The pattern for each class we wrap will be similar to this. We’ll have at least:

1. A `struct` which derives from the C++ class to wrap (`struct RandGenC`), along with a typedef to allow us to use this name directly. By using a struct instead of `void*` we can call methods directly in C++, but can hide templates and other C++ internals from our pure C header file
2. A `_create` function which constructs an object of this class and returns a pointer to it, cast to our struct type
3. A `_destroy` function that deletes that object

In our header, we’ll have each of the functions listed, along with the typedef. Anything importing this C API, including our Swift code, won’t actually know anything about what the struct actually contains, so we won’t be able to use the type directly (since its size and layout isn’t provided in the header). Instead, we’ll simply use opaque pointers in code that uses this.

Here’s the code for the wrappers for a distribution; it looks nearly the same:

``````struct uniform_int_distribution_intC:uniform_int_distribution<int> {};
typedef struct uniform_int_distribution_intC uniform_int_distribution_intC;
uniform_int_distribution_intC* uniform_int_distribution_int_create(int a,int b) {
return (uniform_int_distribution_intC*)(new uniform_int_distribution<int>(a,b));
}
void uniform_int_distribution_int_destroy(uniform_int_distribution_intC* v) {
delete(v);
}
int uniform_int_distribution_int_call(uniform_int_distribution_intC* p, RandGenC* g) {
return (*p)(*g);
}``````

The main difference is the addition of a `_call` function to allow us to actually call the method. Also, because the type is templated, we have to create a separate set of wrappers for each template type we want to support; the above shows an example for `<int>`. Note that this type needs to be included in the name of each function, since C doesn’t support overloading.

Of course, this all looks rather verbose, and we wouldn’t want to write this all out by hand for every distribution. So we don’t! Instead we use gyb templates to create them for us, and also to auto-generate the header file. Time permitting, we’ll look at that in more detail in the future. But for now, you can check the template’s source code.

Wrap C API in Swift

Now that we’ve got our C API, we can recreate the original C++ class easily in Swift, e.g.:

``````public class RandGen {
public let ptr:OpaquePointer?
public init() { ptr=RandGen_create() }
deinit { RandGen_destroy(ptr) }
}``````

As you see, we simply call our `_create` function in `init`, and `_destroy` in `deinit`. As discussed in the previous section, our C API users don’t know anything about the internals of our struct, so Swift simply gives us an `OpaquePointer`.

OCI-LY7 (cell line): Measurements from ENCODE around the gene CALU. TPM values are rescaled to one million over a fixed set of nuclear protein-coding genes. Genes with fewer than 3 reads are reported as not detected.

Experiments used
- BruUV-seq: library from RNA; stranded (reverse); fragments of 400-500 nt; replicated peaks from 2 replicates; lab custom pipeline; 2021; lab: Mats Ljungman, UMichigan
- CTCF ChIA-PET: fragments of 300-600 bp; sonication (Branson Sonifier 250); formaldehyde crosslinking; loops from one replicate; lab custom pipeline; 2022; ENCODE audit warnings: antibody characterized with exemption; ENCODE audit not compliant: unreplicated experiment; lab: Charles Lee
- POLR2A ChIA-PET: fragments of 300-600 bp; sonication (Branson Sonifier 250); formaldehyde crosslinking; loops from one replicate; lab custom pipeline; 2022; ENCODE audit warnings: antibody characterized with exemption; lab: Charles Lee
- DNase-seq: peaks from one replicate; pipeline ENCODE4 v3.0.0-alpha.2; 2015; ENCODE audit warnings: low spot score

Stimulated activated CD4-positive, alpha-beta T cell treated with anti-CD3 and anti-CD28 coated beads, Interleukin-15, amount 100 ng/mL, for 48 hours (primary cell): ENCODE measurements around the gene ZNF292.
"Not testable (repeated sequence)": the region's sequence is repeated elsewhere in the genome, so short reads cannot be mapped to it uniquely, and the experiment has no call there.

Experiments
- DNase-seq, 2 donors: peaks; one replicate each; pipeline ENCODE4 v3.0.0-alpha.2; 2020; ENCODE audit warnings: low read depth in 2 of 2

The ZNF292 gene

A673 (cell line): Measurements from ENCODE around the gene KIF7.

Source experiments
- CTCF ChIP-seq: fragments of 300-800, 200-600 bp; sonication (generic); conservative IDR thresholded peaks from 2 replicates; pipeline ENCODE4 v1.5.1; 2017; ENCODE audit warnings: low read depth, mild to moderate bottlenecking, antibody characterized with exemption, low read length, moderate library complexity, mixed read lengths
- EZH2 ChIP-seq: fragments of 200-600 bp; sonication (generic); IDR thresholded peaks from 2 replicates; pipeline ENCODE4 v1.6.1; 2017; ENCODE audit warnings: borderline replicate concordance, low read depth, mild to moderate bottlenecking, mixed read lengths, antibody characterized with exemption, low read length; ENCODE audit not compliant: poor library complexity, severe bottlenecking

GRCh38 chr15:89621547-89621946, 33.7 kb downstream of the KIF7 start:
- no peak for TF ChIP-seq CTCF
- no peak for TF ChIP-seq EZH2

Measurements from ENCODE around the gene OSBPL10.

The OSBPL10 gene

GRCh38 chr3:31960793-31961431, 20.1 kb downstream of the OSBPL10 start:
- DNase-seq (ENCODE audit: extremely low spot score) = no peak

We create similar wrappers for each distribution (which also define `subscript`, which will call our `_call` function), plus extending the numeric type with an appropriate static wrapper, e.g.:

``````extension Int32 {
public static func uniform_int_distribution(_ g_:RandGen, _ a:Int32, _ b:Int32)
-> uniform_int_distribution_Int32 {
return uniform_int_distribution_Int32(g_, a,b)
}
}``````

Having to construct and pass in a `RandGen` object isn’t convenient, particularly when we have to deal with the complexities of thread safety. C++ libraries are not, in general, thread safe; this includes C++11 random generators. So we have to be careful that we don’t share a RandGen object across threads. As discussed in my previous High Performance Numeric Programming with Swift article, we can easily get thread-safe objects by using Thread Local Storage. I added this property to `RandGen`:

``````static var stored:RandGen {
}``````

This lets use add versions of the following to each distribution class, which allows users to never have to think about creating or using the `RandGen` class.

``````public convenience init(_ a:Int32, _ b:Int32) {
self.init(RandGen.stored, a,b)
} ``````

Extensions using protocols and BaseMath

The above steps give us the functionality of generating a single random number at a time. In order to generate a collection, we can add a `Distribution` protocol which each distribution conforms to, and extend it as follows:

``````public protocol Distribution:Nullary {
subscript()->Element {get}
subscript(n:Int)->[Element] {get}
}
extension Distribution {
public subscript(n:Int)->[Element] {
return [Element].fill(self, n)
}
}``````

As you see, we leverage the BaseMath method `fill`, which calls a function or quasi-functor `n` times and returns a new `BaseVector` (in this case, an `Array`) with the results of each call.

You might be wondering about the protocol `Nullary` that’s mentioned above. Perhaps you’ve already heard of unary (a function or operator with one argument), binary (two arguments), and ternary); less known, but equally useful, is the term nullary, which is simply a function or operator with no arguments. As discussed earlier, Swift doesn’t support overloading the `()` operator, so we add a `Nullary` protocol using `subscript`:

``````public protocol Nullary {
associatedtype Element:SignedNumeric
subscript()->Element {get}
}``````

Try it out!

If you’re a C++ or Swift programmer, try out some of these random distributions—perhaps you could even experiment with creating some simulations and entering the world of probabilistic programming! Or if you’re a Swift programmer that want to use functionaity in a C++ library, try wrapping it with an idiomatic Swift API and make it available as a Swift package for anyone to use.